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Comments

Michele

Most of the leases and other documents I've had to review recently were riddled with incomprehensible sentences.

Peter Groves

And it's noteworthy that in every case the Latin uses fewer words, and often fewer syllables, than the English equivelant. In my old-fashioned view, any reasonably well-educated person should understand most of these phrases and lawyers seeking clarity and brevity should not be afraid to use them!

Peter

Thanks for your comments. In response to Peter's comment, I'd generally consider myself to be reasonably well-educated but found myself looking a lot of these phrases up when I first came across them (I don't recall much from my Latin lessons at school, but they were more to do with the antics of Cornelius, Flavius and a wolf than anything very law-related).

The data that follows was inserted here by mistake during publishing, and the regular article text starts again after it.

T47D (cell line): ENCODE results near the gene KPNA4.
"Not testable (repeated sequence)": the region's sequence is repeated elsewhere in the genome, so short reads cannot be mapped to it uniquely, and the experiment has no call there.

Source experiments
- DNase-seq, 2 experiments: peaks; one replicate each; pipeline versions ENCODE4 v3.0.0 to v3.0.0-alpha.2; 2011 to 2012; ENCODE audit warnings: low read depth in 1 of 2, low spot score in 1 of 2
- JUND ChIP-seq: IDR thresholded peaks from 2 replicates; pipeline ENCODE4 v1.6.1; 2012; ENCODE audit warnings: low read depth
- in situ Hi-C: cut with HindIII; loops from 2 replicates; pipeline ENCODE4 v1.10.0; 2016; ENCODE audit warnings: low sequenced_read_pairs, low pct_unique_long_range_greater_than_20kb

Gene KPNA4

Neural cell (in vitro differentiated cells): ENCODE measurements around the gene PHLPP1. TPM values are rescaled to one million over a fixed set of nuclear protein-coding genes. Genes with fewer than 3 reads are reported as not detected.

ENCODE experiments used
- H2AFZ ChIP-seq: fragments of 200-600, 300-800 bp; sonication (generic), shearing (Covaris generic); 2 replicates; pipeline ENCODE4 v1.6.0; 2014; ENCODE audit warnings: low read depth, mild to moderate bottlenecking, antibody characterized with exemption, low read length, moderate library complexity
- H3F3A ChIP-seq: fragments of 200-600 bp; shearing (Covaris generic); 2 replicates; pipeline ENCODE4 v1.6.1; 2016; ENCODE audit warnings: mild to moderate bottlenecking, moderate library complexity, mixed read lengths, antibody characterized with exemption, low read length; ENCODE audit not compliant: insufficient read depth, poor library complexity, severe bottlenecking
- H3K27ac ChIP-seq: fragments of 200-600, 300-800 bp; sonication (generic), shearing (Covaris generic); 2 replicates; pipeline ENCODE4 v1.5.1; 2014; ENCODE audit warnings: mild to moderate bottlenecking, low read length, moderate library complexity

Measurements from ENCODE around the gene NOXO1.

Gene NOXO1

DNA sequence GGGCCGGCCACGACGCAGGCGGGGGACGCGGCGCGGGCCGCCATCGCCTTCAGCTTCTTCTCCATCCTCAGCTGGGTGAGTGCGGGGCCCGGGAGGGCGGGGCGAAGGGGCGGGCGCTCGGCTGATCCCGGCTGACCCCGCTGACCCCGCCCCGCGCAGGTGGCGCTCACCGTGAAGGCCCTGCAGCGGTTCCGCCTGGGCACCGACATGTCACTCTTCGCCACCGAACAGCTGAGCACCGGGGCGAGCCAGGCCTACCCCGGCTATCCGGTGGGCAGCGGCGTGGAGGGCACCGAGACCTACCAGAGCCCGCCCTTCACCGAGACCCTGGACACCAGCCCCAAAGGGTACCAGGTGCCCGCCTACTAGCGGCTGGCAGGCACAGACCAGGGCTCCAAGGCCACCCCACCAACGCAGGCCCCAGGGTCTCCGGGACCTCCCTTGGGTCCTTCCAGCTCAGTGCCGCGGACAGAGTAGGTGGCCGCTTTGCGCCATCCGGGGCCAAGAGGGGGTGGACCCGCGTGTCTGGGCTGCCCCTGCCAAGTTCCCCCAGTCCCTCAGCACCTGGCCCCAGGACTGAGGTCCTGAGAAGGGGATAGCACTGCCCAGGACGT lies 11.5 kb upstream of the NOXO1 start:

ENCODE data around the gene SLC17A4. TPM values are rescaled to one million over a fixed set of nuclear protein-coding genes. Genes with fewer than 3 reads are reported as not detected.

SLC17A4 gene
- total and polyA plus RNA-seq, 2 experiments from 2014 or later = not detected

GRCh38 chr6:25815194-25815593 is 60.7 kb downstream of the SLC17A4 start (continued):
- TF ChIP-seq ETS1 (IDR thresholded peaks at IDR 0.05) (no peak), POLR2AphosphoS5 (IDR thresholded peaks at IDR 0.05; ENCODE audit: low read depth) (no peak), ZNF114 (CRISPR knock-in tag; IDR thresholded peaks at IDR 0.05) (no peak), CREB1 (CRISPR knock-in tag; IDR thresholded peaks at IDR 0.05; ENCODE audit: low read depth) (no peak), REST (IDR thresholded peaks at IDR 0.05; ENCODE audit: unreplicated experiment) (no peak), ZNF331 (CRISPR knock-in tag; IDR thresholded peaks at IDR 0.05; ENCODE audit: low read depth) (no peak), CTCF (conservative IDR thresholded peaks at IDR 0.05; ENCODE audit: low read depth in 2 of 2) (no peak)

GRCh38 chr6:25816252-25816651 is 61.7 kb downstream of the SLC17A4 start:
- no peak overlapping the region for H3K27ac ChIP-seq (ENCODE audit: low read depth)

Also, I tend to think that it's difficult enough explaining to clients the subtleties of warranties, indemnities and liability caps without having to offer a translation of the words of the agreement too.

bigugly

Is that "among other things" or "amongst other things"?

bigugly

On the subject of archaic phrases, is there anything that can persuade lawyers to stop using the phrase "without prejudice to the generality of the foregoing"?

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